Watson and Humphreys (1997) presented evidence that selection of new elements can be prioritized by on-line top-down attentional inhibition of old stimuli already in the visual field (visual marking). The experiments on which this evidence was based always presented old elements in green and new elements in blue. Because of this, instead of prioritizing new objects by inhibiting old objects, selection could have been based on color. The present experiment, which does not contain this confound, showed that visual marking is a strong and robust process that enables subjects to visually mark at least 15 old elements even when these elements have the same color as the new elements. The results indicate that preview of the elements is critical - not the fact that those elements contained a common feature.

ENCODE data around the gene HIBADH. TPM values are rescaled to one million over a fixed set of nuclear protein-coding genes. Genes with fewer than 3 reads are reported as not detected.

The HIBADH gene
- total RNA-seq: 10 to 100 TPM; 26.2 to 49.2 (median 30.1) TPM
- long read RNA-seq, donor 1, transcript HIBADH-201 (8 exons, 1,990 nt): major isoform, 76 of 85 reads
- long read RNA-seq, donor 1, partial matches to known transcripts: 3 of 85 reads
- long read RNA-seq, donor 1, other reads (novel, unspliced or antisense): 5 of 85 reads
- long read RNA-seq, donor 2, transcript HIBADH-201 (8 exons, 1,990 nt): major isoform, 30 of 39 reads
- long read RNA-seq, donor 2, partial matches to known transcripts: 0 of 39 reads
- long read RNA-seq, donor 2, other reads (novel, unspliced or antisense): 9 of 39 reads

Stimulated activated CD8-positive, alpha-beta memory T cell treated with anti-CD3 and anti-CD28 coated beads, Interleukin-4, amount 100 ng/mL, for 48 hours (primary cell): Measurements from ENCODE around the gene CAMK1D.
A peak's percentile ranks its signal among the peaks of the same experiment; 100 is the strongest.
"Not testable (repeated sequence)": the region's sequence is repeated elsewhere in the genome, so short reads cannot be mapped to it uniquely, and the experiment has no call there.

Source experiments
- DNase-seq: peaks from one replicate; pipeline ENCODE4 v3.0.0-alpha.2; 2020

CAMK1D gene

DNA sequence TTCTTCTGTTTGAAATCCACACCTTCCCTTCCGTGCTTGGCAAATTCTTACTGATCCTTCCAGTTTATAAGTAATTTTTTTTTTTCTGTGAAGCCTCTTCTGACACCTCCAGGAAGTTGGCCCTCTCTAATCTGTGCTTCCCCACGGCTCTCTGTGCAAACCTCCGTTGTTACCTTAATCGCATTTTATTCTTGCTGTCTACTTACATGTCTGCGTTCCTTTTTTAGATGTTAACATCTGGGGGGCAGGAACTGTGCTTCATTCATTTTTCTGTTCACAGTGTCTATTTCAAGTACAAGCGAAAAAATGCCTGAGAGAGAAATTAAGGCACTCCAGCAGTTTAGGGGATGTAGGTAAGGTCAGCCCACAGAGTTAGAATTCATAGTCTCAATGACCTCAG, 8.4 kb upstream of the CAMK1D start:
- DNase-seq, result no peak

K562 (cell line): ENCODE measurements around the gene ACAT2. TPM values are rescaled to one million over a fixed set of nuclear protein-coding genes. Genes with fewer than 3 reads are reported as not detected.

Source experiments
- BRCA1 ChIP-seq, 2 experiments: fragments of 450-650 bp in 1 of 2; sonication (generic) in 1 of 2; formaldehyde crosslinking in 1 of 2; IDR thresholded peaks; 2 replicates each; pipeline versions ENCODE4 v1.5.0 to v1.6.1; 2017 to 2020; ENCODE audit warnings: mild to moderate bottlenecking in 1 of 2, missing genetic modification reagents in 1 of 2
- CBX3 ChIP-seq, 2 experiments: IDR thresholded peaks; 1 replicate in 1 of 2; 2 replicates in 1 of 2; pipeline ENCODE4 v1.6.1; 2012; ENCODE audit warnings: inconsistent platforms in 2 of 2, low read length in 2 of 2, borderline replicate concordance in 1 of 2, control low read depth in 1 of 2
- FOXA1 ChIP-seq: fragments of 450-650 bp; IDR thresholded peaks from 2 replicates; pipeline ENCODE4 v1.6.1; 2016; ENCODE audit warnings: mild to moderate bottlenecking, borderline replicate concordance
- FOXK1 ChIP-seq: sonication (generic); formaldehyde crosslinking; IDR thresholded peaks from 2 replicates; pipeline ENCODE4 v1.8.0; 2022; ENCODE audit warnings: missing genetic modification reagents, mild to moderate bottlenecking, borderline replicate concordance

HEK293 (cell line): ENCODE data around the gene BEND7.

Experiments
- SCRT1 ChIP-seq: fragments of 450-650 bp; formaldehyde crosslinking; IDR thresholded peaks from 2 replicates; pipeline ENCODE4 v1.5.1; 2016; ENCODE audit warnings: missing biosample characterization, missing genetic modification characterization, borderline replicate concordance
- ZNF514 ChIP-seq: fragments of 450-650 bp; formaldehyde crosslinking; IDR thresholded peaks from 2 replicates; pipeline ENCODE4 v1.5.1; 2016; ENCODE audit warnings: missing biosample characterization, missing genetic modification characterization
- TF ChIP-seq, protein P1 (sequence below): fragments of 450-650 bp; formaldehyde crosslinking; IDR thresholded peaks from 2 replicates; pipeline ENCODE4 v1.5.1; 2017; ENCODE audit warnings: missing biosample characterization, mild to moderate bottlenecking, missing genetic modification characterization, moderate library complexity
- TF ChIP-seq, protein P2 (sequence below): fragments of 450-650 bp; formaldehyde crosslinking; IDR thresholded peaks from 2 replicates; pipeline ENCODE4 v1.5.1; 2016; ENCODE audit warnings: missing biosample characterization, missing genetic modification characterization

ASJC Scopus subject areas
- Experimental and Cognitive Psychology
- Developmental and Educational Psychology
- Arts and Humanities (miscellaneous)